study in 2009 found that there were up to 28.7 million trees, 3.5 million ponds and at least 4.7 million bird nesting boxes in UK gardens. Nesting bird numbers can be increased if we know where trees can be planted for maximum effect. Networks of pollinating flowers across gardens could also help insects and butterflies feed.

A bee on a purple plant.
Networks of plants would allow insects to feed. David JC/Shutterstock

5. Indoor cats and responsible dog owners

Cats are natural predators and allowing your pet to roam freely around the neighbourhood means it – and all the other free-roaming pet cats out there – could be responsible for the deaths of millions of animals each year. Research in Australia revealed that by allowing cats to freely roam, predation on local prey per square kilometre in residential areas is 28–52 times larger than predation rates by feral cats in natural environments. Cats have caused such devastating impacts to Australian wildlife that cat predation is listed as a key threat to native wildlife within national legislation.

In the UK, cat ownership in the UK has increased by 13% on average each year over the past 40 years so that roughly 90% of the UK’s cats are now pets. This has correspondingly increased the threat to our native wildlife.

There are several ways we can reduce the impact of pet cats on biodiversity. Keeping a cat well fed reduces their need to hunt. Another option is to keep them indoors for parts of the day, during the night or entirely. The impact of pet cats on Australian wildlife has grown so severe that local authorities have introduced bylaws and curfews to contain cat predation.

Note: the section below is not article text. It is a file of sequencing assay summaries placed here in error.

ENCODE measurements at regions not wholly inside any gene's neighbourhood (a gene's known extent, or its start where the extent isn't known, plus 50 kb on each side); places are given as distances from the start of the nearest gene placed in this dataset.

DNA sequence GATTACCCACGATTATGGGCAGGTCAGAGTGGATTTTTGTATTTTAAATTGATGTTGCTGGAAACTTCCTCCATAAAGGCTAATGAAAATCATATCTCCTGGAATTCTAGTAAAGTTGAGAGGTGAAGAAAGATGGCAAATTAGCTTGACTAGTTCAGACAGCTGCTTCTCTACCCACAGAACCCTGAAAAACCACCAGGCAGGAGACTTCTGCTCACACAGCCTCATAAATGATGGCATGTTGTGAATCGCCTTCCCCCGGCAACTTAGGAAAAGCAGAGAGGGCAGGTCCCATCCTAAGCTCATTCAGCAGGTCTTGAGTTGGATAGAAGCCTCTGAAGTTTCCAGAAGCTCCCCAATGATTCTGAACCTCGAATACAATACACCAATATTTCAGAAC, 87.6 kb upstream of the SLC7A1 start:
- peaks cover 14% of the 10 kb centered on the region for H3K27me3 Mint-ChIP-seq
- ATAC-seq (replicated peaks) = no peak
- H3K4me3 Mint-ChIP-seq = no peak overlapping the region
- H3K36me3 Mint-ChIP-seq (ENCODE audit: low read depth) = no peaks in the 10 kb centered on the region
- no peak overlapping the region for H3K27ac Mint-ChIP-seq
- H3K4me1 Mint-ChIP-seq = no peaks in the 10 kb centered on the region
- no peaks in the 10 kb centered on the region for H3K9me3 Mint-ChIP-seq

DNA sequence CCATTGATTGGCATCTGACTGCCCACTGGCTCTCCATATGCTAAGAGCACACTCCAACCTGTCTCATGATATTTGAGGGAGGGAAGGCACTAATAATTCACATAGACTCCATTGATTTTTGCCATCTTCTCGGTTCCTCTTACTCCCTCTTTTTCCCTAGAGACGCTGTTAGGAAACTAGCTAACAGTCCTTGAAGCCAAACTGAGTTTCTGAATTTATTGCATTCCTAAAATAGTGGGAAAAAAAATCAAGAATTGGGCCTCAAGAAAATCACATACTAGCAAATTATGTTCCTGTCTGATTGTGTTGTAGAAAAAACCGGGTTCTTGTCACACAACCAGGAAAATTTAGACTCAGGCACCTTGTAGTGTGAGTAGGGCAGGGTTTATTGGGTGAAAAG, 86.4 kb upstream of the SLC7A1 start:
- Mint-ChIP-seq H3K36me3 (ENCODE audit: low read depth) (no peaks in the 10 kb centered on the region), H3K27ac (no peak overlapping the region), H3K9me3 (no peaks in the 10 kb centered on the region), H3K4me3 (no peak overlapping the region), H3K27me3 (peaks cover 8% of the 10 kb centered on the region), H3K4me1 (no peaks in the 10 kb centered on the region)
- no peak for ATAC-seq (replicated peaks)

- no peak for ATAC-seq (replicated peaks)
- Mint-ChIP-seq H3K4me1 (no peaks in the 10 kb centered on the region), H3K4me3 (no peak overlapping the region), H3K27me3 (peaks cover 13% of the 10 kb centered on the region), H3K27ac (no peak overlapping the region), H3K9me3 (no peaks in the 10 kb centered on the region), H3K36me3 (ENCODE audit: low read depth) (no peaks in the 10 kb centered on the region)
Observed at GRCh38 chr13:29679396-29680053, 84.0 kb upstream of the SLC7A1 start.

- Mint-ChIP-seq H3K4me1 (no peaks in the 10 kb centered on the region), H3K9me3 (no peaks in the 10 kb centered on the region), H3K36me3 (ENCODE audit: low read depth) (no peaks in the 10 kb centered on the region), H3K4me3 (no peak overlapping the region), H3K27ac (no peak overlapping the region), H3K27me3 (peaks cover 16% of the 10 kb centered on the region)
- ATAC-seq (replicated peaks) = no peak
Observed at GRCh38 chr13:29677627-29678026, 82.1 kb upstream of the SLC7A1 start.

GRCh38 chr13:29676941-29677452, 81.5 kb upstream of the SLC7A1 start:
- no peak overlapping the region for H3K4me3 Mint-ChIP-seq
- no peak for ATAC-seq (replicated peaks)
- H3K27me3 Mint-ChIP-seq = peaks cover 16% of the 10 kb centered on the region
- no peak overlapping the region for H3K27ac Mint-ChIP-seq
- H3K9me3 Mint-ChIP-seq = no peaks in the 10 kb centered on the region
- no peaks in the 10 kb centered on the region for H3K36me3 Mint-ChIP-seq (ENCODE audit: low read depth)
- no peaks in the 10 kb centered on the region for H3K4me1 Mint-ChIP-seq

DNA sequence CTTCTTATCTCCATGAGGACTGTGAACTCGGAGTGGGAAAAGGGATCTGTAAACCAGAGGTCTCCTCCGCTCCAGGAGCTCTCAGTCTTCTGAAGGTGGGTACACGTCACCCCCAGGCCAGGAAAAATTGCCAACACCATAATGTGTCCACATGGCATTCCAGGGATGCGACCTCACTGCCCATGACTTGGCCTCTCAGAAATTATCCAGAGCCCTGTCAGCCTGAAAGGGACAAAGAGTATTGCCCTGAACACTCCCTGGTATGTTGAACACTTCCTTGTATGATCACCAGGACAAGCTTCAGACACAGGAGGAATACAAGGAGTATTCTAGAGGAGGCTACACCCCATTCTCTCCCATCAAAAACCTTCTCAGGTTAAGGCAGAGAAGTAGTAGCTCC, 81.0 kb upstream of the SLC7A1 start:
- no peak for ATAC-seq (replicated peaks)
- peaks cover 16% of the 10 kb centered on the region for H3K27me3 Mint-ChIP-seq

Cats predominantly threaten biodiversity in urban areas. Yet the interaction between dogs and wildlife occurs more frequently in rural situations.

The issue here arises primarily as a result of predation and disease transmission. But dog faeces and urine fertilise soils with nutrients and can change the type of plants that grow in an area. This carries knock-on effects on a habitat’s structure. By picking up dog faeces and correctly disposing of it, dog owners can reduce the input of nitrogen to the soil by 57% and phosphorus by 97%.

The best antidote to despair about the state of the natural world is to immerse yourself in it. Give these steps a try and you should hopefully discover more ways to not only lessen your footprint, but enjoy a more vibrant local environment.


Five options for restoring global biodiversity after the UN agreement

Henrik Svedäng– Researcher, Marine Ecology, Stockholm University

To slow and reverse the fastest loss of Earth’s living things since the dinosaurs, almost 200 countries have signed an agreement in Montreal, Canada, promising to live in harmony with nature by 2050. The Kunming-Montreal agreement is not legally binding but it will require signatories to report their progress towards meeting targets such as the protection of 30% of Earth’s surface by 2030 and the restoration of degraded habitats.